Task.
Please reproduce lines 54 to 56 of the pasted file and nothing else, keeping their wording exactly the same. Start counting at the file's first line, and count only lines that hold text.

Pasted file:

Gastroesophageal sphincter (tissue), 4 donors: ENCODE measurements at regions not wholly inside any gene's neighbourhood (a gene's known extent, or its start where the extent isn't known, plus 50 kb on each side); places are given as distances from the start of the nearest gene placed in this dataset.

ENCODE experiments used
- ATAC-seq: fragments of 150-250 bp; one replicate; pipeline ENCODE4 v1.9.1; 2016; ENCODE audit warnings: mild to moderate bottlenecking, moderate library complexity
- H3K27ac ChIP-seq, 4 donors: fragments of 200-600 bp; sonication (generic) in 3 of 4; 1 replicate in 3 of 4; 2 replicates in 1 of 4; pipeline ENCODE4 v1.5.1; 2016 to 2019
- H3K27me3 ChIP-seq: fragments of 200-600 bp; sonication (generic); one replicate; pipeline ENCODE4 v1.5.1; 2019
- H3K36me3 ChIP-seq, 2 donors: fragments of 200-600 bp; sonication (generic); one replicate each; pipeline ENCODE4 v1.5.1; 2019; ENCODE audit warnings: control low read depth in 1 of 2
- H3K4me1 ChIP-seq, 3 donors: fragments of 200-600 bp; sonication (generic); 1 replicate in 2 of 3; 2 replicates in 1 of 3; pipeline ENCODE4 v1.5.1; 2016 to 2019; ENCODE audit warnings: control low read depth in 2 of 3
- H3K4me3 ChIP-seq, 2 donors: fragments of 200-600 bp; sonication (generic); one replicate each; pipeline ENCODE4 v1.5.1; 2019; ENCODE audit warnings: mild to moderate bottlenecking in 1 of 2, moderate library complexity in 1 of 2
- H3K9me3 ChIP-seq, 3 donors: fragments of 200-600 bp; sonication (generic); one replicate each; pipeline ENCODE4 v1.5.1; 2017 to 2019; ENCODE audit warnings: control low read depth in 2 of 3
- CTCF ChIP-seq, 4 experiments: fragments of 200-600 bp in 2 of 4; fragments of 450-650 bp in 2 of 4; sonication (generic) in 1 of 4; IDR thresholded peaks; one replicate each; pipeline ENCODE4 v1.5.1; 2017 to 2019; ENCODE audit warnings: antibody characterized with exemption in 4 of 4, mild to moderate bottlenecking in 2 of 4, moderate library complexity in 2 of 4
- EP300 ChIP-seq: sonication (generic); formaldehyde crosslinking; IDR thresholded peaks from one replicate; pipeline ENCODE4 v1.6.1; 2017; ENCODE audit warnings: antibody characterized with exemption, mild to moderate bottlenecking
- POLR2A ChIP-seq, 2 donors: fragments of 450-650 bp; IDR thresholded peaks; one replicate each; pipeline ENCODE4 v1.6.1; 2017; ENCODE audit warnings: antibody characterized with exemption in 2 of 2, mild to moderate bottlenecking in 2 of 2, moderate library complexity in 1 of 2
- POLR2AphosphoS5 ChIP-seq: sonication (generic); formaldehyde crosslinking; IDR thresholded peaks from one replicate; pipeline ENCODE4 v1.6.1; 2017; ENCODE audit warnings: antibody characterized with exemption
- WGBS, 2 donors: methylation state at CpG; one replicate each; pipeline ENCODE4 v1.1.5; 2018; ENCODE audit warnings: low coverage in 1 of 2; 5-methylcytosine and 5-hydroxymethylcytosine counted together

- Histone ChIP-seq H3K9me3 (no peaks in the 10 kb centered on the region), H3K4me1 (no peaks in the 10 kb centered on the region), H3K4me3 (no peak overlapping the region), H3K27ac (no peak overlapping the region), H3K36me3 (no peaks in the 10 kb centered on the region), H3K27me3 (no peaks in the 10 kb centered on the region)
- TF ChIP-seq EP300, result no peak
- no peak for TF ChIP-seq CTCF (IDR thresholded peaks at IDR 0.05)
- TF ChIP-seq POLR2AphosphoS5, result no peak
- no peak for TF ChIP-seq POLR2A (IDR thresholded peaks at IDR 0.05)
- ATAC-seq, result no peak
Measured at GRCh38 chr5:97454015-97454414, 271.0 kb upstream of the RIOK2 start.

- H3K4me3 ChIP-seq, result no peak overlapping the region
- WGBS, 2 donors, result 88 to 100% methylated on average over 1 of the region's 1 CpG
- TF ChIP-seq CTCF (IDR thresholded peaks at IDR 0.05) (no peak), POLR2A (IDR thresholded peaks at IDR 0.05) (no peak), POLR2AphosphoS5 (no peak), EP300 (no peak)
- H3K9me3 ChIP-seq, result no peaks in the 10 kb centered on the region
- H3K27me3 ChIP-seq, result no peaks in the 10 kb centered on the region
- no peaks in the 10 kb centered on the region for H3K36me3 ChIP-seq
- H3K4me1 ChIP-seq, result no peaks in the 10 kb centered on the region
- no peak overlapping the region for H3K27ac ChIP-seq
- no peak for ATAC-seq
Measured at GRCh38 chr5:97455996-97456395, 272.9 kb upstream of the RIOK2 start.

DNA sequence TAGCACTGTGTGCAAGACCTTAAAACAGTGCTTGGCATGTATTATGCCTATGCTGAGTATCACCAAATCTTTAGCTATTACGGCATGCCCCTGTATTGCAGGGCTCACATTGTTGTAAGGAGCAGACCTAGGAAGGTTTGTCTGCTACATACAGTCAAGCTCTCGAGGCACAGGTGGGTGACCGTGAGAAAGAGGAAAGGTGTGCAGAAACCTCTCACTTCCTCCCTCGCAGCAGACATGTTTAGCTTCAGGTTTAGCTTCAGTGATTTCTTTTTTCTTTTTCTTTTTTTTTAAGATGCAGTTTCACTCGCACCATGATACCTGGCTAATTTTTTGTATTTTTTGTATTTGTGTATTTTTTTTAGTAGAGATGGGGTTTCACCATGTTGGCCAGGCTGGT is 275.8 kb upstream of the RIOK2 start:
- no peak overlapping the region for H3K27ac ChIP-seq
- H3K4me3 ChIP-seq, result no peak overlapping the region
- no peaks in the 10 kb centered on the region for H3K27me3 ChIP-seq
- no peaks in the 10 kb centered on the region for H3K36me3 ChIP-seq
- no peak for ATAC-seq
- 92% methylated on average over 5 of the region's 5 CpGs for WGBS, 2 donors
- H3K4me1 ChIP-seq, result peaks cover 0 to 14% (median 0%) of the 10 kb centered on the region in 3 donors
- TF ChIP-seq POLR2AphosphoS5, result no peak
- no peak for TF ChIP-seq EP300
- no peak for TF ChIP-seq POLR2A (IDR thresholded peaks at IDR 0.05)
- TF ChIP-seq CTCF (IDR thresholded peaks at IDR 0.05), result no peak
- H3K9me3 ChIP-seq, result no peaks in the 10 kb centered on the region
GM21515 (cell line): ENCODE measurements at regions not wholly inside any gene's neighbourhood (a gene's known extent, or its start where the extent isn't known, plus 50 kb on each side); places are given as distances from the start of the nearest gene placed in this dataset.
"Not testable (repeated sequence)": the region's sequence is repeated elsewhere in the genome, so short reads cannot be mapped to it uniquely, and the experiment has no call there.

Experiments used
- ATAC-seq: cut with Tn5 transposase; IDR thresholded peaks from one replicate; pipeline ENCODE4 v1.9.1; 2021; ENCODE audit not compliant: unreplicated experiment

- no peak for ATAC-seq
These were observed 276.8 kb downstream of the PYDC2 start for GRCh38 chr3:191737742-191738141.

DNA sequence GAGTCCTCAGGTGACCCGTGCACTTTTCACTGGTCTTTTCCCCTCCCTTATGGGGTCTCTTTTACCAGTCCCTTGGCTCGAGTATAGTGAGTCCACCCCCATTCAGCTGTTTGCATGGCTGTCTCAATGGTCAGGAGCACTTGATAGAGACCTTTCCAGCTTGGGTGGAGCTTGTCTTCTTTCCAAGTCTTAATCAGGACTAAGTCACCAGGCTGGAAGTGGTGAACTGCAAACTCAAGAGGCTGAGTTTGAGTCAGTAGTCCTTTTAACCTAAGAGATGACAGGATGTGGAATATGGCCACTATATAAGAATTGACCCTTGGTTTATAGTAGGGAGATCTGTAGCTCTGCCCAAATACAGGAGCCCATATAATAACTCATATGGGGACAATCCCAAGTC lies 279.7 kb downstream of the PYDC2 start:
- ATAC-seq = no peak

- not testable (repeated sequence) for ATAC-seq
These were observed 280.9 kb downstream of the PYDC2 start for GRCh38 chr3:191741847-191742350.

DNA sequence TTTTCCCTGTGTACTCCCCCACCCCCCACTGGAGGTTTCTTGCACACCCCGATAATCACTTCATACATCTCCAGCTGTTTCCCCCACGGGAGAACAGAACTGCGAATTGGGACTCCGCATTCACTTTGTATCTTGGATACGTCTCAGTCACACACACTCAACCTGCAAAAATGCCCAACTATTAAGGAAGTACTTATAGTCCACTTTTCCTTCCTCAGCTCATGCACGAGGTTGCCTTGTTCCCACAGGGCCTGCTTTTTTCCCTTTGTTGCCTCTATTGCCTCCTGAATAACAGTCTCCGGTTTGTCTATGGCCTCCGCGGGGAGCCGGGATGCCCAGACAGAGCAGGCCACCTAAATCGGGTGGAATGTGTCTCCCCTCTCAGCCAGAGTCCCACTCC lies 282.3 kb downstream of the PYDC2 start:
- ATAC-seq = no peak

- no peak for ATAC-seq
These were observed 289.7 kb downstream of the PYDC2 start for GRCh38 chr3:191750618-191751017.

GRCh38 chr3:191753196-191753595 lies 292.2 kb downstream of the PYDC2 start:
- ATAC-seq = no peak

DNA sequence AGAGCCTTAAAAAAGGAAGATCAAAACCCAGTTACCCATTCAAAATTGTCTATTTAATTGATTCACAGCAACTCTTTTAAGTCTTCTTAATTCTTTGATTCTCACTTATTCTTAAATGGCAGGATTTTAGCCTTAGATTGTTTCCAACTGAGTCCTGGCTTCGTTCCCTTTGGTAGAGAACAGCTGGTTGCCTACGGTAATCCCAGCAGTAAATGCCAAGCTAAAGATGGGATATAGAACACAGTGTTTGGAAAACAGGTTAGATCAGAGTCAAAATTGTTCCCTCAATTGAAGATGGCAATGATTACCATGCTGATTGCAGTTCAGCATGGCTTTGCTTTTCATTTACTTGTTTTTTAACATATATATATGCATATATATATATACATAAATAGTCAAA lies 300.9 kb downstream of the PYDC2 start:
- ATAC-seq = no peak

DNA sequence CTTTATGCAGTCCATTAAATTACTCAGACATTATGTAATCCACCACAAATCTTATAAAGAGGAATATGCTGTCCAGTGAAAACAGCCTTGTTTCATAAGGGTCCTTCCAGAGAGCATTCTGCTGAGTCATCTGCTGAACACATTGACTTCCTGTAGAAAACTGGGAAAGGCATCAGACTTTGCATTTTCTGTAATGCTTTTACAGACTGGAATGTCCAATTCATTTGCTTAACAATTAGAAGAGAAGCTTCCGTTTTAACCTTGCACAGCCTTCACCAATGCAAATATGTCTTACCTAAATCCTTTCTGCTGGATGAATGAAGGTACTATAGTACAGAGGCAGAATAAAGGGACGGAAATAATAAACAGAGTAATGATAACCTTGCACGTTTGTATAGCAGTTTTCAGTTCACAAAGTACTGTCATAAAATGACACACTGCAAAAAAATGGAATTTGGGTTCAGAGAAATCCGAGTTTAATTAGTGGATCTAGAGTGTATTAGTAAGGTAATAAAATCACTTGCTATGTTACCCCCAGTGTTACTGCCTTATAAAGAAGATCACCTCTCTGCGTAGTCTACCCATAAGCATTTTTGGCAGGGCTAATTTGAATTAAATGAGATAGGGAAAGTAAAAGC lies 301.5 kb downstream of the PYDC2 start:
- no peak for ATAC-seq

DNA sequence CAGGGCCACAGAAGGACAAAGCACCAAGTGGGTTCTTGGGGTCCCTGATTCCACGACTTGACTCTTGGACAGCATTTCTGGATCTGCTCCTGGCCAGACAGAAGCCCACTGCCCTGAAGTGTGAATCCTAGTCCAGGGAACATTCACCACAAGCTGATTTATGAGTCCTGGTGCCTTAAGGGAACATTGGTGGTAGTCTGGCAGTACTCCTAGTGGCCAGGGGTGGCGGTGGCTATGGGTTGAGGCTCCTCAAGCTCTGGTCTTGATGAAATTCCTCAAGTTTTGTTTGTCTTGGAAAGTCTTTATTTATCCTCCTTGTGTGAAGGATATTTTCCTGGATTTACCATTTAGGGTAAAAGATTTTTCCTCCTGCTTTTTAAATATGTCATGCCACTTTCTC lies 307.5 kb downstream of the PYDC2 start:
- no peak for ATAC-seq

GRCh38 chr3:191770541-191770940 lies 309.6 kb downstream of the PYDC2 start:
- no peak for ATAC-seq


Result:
These were observed 280.9 kb downstream of the PYDC2 start for GRCh38 chr3:191741847-191742350.

DNA sequence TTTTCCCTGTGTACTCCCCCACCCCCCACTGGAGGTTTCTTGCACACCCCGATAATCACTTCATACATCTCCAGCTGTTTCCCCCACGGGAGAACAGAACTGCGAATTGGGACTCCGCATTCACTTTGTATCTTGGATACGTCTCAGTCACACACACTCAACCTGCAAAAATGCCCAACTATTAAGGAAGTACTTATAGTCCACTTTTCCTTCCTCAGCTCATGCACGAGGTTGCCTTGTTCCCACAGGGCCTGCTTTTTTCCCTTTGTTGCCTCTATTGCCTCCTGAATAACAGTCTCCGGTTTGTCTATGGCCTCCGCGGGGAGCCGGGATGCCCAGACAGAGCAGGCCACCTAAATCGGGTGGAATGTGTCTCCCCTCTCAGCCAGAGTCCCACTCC lies 282.3 kb downstream of the PYDC2 start:
- ATAC-seq = no peak